As President Obama prepares for his first trip to Israel since assuming office, the man some hope will succeed him leaves Saturday for his own visit to the Jewish state.
Sen. Marco Rubio, R-Fla., a member of the Senate Foreign Relations Committee and an oft-mentioned potential 2016 presidential candidate, departed for Israel and Jordan.
In a press release announcing his visit, Rubio said, "America's friendship with Israel is a truly special one, and we must continue to do all we can to support this beacon of democracy, religious freedom and free enterprise in the heart of an unstable region."
A trip to Israel has become an almost-obligatory rite of passage for potential Republican presidential aspirants, who can burnish their foreign policy bona fides by publicly embracing one of America's closest allies.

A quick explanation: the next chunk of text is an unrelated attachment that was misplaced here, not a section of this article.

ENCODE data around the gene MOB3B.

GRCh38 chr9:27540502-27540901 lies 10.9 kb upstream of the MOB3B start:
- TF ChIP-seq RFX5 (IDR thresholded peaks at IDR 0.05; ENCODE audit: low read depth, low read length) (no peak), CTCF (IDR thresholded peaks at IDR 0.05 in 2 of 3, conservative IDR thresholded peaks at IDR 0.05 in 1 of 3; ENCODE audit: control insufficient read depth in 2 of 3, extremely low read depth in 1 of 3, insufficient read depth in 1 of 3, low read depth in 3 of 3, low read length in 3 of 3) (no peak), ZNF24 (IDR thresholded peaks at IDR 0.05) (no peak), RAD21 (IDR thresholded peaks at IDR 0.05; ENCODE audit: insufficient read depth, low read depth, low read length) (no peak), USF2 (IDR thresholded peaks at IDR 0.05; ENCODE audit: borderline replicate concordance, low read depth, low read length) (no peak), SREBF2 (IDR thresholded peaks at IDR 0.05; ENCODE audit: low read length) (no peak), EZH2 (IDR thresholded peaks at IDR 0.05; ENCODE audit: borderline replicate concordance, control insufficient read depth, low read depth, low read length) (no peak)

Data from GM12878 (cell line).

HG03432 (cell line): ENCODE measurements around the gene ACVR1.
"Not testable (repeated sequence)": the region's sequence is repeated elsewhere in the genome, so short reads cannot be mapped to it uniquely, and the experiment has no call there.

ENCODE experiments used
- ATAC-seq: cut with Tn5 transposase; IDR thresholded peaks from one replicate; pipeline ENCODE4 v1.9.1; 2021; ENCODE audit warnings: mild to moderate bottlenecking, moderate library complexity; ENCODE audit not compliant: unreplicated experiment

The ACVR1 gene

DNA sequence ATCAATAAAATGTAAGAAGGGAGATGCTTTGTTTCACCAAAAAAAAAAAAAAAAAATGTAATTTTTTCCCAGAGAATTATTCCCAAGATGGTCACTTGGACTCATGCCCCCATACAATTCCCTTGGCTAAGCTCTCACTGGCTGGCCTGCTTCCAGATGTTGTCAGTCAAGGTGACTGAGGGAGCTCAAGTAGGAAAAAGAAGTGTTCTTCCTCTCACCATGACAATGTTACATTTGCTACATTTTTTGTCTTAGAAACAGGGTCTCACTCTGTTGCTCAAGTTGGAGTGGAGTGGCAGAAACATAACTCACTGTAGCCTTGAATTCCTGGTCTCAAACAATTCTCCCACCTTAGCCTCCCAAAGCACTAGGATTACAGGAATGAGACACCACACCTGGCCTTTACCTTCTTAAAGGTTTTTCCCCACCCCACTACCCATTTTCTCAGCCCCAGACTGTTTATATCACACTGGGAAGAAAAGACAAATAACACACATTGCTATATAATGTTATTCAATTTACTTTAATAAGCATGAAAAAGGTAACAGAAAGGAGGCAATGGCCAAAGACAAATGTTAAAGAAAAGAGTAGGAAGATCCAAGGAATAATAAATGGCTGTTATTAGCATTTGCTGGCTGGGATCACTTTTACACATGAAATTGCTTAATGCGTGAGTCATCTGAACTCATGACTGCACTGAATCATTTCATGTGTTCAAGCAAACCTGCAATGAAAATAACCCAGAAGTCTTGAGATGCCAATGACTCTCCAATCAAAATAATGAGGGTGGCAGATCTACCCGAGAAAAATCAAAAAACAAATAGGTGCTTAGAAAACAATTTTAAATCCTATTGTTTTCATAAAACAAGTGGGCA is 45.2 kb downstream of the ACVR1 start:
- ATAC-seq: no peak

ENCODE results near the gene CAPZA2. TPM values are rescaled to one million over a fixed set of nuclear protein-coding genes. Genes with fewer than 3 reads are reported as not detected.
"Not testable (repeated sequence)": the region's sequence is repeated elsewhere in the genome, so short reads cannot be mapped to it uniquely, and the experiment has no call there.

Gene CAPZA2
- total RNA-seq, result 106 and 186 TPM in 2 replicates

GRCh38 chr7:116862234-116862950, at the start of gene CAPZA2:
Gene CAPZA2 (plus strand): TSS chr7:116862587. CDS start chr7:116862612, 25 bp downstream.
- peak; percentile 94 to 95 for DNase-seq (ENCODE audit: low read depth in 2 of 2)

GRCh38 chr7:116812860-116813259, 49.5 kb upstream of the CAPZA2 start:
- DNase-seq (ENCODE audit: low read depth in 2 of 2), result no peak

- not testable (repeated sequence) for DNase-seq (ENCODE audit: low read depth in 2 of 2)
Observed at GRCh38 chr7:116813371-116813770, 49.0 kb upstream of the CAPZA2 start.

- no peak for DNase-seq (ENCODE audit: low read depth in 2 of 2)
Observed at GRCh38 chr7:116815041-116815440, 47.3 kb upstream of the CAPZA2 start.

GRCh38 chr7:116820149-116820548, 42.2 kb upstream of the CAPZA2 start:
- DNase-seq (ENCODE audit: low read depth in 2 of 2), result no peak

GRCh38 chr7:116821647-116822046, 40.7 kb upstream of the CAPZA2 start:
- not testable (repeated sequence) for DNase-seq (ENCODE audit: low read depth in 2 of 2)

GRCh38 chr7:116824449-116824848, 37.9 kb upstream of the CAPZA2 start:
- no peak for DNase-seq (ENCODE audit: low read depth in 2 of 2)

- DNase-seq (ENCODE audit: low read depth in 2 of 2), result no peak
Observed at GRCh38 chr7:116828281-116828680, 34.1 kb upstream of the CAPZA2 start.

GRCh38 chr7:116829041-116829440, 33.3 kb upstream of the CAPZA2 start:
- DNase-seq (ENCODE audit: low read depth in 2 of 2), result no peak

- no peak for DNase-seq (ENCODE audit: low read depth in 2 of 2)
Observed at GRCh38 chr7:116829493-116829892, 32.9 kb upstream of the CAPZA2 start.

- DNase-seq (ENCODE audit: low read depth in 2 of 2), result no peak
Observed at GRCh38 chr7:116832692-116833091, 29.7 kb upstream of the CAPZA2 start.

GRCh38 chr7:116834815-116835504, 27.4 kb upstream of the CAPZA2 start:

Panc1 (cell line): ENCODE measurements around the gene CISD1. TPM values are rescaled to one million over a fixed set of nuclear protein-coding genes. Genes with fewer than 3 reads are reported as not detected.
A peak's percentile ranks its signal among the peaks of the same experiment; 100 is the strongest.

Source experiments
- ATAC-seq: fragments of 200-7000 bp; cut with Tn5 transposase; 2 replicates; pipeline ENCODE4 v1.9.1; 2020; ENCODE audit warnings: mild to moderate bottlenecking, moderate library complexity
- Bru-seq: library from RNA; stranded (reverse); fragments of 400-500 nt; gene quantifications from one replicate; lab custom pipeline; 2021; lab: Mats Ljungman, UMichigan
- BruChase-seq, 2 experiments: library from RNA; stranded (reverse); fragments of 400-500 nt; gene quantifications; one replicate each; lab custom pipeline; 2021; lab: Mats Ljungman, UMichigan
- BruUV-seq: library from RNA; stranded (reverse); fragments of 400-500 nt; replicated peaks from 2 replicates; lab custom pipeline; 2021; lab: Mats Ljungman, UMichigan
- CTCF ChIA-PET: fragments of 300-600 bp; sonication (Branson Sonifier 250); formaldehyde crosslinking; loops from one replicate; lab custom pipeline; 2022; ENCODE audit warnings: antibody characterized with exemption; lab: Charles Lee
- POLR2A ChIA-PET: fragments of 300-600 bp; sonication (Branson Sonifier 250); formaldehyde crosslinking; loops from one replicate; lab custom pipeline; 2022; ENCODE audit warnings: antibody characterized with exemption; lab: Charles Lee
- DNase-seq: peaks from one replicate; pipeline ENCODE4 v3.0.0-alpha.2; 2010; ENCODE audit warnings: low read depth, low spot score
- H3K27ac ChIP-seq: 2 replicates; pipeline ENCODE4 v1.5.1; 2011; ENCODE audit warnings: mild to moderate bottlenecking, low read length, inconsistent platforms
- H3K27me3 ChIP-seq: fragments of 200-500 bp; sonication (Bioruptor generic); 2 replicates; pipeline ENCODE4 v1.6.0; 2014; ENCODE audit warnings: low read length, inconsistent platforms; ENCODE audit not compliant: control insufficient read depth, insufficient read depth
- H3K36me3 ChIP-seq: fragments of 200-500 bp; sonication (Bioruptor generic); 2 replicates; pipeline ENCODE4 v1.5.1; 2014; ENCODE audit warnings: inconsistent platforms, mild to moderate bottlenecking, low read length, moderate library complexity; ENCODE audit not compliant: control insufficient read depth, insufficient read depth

Rubio's visit comes on the heels of similar visits from Virginia Gov. Bob McDonnell and New Jersey Gov. Chris Christie, who are also thought to be eyeing 2016 bids. Republican presidential nominee Mitt Romney visited Israel last July, before the beginning of the 2012 general election campaign.
The trip can also provide a way for Republicans to draw a contrast with an administration they've accused of undermining Israel.
Mr. Obama last visited Israel as a candidate in July 2008 before formally accepting the Democratic nomination for president. Some Republicans have interpreted his absence since then as a snub.
Despite close security and intelligence cooperation between the Israel and American governments during Mr. Obama's tenure, the president has occasionally sparred with Israeli Prime Minister Benjamin Netanyahu over the expansion of Israeli settlements in the West Bank, a territory that would constitute the core of any future Palestinian state.
A senior U.S. official told Reuters last Tuesday that Mr. Obama will visit Israel, the West Bank, and Jordan in March.